Another likely bi-product of the increased costs and lowered efficiency is the reduction of the global reach of organizations. Data location laws can not only deter but can also act as causes for organizational exit. Should a private entity no longer consider costs to be worth the benefits it gets in return, operations in that country can cease to exist. The direct impact on the firm is the reduction of scope, leading to reinvesting the capital invested initially. However, the brunt of the exit might be felt on the host country, and more specifically, their citizens. Companies ceasing operations on regions can mean jobs lost for hundreds of workers. On the consumer side, it might mean the lack of options. For the industry, it might mean the exit for a competitor, for better or worse.
In many cases, it is not possible to process all data locally and maintain the same quality of service as could otherwise be achieved (for example, round-the-clock, follow-the-sun customer service). This is essential for companies that operate globally and follow different markets.
Digital Payments may suffer
India has gradually moved towards making digital and cashless payments a mainstream reality for its population. For a country that wants to achieve cashless ecosystem, better financial services are a necessity. Data localisation will be a step backward for the digital payments industry. Not only would it make it costlier for international banks to operate, but it would also reduce the incentive for them to innovate and try out new forms of payment on the front and back end. It will cut-off India from fraud detection, as patterns of fraudulent activity that are collected from across the world and analysed in a centralized location, which thereby help to improve the technology. Localisation will limit India’s potential to access such nex generational technologies.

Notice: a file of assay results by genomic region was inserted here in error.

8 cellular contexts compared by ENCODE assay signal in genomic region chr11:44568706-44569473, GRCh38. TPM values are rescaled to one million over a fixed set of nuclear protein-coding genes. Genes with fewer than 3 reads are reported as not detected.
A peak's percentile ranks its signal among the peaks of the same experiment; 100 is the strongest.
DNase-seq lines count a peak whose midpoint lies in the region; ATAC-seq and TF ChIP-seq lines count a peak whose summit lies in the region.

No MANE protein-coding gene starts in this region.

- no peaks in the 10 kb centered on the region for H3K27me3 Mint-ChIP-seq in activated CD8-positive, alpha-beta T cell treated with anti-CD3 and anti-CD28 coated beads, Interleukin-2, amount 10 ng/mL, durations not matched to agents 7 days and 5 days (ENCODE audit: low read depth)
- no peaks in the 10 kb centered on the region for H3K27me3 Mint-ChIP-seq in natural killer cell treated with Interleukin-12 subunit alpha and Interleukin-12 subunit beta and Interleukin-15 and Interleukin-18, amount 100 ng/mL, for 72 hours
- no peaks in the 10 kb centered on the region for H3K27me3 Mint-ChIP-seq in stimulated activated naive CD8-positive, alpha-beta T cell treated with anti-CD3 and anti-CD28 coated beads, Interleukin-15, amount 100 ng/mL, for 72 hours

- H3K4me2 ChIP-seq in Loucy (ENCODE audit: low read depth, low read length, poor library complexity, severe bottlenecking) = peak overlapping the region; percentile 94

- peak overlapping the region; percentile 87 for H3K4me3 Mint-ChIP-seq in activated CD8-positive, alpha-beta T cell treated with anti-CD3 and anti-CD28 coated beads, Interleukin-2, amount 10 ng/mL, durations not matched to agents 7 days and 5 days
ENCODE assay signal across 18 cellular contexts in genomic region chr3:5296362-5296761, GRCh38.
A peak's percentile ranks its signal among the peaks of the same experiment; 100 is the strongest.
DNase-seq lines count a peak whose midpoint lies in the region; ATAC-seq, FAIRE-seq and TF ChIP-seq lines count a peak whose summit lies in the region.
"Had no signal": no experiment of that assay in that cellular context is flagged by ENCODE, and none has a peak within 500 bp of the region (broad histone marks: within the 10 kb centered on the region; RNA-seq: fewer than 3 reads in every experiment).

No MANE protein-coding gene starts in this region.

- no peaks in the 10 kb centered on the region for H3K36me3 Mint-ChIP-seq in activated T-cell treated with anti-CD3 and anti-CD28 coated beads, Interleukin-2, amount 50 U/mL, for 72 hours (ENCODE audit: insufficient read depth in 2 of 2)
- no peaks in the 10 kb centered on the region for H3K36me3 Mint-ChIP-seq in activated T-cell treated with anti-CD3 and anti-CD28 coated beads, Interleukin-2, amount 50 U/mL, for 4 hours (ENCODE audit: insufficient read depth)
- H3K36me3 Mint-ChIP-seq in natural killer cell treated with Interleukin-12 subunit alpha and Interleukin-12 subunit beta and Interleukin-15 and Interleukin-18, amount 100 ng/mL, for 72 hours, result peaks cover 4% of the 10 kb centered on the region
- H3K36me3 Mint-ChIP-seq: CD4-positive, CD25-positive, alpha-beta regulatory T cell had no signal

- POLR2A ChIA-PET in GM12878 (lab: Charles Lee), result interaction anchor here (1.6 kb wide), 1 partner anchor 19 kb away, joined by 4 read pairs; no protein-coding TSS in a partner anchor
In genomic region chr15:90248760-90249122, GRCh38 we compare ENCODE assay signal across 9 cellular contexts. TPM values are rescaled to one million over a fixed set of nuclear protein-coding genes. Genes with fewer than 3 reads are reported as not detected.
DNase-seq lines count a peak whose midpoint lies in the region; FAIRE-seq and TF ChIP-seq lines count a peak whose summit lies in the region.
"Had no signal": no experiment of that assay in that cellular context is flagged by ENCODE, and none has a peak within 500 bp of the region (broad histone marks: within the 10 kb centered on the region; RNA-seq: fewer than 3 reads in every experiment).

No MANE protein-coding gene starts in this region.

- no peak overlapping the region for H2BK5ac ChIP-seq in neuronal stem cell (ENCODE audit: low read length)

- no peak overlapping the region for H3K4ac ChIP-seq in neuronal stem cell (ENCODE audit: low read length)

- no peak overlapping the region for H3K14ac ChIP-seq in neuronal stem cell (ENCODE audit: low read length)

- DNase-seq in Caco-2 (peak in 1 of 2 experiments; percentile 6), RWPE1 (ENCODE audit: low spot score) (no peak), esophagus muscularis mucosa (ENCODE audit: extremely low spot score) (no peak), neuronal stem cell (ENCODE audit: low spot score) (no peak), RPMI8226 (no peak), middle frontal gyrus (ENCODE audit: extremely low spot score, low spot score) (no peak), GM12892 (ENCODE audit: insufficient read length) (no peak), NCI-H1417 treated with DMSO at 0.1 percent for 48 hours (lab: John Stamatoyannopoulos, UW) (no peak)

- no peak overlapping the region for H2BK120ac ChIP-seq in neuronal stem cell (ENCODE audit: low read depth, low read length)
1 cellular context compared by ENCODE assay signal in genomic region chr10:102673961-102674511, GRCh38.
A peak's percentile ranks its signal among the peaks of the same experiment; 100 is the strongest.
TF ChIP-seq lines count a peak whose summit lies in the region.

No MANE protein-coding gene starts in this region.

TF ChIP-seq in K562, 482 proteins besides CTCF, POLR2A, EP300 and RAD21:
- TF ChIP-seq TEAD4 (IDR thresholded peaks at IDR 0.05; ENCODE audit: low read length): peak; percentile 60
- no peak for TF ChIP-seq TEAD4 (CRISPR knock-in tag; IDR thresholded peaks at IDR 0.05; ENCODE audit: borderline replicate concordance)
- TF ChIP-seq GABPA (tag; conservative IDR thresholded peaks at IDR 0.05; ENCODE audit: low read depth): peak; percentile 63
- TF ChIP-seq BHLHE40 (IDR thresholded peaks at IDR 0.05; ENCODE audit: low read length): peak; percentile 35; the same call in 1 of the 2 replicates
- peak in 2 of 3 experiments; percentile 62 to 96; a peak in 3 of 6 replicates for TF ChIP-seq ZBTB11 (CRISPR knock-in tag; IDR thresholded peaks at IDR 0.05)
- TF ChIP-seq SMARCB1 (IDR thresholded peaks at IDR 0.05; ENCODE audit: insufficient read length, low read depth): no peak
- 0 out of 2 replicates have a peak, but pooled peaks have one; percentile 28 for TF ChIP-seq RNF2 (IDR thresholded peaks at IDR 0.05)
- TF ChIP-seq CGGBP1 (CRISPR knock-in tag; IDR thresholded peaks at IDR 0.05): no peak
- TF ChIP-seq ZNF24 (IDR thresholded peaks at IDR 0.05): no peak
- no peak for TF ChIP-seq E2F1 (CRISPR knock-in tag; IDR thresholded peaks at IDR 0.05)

Cyber Security Compromised
Localisation will also make Indian data vulnerable to global cyberspace attacks. Security is not enhanced just because data resides within a particular jurisdiction. Security is a function of the technical, organizational, and financial capacity of an entity to protect the data and provide physical protection for a data center. So instead of storing data in centers around India, security would be better facilitated with the creation and use of de-centralized and end-to-end encrypted services that do not store all consumer data in one place. Slowing down digitization and cashless expansion due to a localization will also deter the cause of fighting black money, a cause that the government has been championing.
While at the same time, we understand that the Government would want a robust data center industry in the country. To achieve this, Government should incentivize and encourage companies to store and process India, rather than forcing them to do so. By placing due process of law, adhering to high levels of privacy and complying with international standards of security, Government should seek to create India a rewarding destination for data processing.
By Kazim Rizvi Founding Director, The Dialogue